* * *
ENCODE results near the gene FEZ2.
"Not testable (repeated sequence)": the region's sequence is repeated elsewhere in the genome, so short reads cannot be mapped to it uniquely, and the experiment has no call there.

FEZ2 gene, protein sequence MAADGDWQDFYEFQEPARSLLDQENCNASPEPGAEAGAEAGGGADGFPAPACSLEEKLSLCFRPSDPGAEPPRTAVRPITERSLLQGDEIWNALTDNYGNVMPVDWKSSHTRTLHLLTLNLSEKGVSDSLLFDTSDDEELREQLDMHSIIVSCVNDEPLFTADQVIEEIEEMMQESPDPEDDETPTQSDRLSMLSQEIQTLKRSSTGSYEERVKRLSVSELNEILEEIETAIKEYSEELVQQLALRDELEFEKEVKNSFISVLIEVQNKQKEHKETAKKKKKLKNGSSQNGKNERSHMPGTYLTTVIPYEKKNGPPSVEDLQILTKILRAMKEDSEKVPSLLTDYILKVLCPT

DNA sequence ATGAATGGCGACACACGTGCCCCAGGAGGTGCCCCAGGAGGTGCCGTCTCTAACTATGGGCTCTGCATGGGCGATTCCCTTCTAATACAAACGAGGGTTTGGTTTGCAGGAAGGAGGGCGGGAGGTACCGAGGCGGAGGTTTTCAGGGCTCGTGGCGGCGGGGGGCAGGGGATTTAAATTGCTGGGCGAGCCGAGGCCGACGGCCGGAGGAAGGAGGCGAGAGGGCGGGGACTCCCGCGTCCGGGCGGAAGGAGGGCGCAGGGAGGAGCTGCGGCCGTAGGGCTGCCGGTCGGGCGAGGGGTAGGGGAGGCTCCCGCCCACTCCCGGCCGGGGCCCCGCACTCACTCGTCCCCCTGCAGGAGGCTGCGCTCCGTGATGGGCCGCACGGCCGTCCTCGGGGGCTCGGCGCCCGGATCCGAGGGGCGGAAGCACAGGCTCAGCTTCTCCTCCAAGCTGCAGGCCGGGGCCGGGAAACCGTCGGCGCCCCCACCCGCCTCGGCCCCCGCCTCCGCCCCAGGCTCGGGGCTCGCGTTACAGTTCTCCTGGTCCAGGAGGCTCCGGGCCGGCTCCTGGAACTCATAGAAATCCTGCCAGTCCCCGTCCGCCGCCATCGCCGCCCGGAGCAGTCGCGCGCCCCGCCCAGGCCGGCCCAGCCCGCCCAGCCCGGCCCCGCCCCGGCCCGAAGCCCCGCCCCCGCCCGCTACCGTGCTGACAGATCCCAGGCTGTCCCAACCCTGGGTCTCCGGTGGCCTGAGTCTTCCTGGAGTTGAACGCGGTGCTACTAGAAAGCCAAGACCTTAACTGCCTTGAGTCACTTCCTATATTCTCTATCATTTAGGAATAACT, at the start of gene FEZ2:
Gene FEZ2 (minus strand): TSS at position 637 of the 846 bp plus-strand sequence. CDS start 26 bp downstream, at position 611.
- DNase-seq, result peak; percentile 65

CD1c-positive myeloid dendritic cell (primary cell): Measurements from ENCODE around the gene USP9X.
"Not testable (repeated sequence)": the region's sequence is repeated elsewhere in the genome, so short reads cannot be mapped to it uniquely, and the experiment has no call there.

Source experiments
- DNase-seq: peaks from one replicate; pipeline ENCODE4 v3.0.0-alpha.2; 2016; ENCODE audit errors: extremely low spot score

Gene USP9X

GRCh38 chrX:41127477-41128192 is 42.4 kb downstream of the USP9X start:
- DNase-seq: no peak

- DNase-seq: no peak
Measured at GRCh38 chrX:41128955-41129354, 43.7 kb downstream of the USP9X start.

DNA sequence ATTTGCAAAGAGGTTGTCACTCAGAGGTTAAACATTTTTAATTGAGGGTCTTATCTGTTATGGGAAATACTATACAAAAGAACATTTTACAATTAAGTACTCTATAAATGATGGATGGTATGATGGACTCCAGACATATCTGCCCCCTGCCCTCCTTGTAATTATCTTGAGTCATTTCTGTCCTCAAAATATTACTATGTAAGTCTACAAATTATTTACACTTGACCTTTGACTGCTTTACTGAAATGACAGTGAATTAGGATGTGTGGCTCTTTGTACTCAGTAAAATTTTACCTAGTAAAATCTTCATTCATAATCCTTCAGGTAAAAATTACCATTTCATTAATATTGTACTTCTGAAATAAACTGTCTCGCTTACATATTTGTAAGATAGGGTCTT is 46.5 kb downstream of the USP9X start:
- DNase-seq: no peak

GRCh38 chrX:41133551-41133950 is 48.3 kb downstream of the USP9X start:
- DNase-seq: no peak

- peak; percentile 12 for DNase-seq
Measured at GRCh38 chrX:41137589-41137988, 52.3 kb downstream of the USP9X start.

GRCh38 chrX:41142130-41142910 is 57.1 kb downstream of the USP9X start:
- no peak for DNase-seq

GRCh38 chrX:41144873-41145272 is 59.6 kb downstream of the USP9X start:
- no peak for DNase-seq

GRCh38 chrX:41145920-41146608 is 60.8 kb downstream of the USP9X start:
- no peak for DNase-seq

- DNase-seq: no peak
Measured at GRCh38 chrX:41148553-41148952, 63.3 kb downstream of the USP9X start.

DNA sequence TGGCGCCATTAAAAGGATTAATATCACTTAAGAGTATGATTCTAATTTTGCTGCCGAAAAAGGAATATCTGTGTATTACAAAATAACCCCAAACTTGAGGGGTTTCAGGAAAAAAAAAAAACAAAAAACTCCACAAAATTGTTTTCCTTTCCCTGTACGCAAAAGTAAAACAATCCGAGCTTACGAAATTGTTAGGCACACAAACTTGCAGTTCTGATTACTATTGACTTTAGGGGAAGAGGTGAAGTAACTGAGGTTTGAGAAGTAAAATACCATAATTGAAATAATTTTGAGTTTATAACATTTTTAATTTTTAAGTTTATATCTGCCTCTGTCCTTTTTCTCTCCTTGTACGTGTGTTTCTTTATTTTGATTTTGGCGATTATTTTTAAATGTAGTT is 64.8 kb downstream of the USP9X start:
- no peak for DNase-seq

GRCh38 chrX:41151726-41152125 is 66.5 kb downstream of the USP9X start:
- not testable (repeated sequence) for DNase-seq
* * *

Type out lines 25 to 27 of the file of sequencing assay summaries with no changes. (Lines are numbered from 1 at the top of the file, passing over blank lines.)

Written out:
- no peak for DNase-seq

GRCh38 chrX:41145920-41146608 is 60.8 kb downstream of the USP9X start:
- no peak for DNase-seq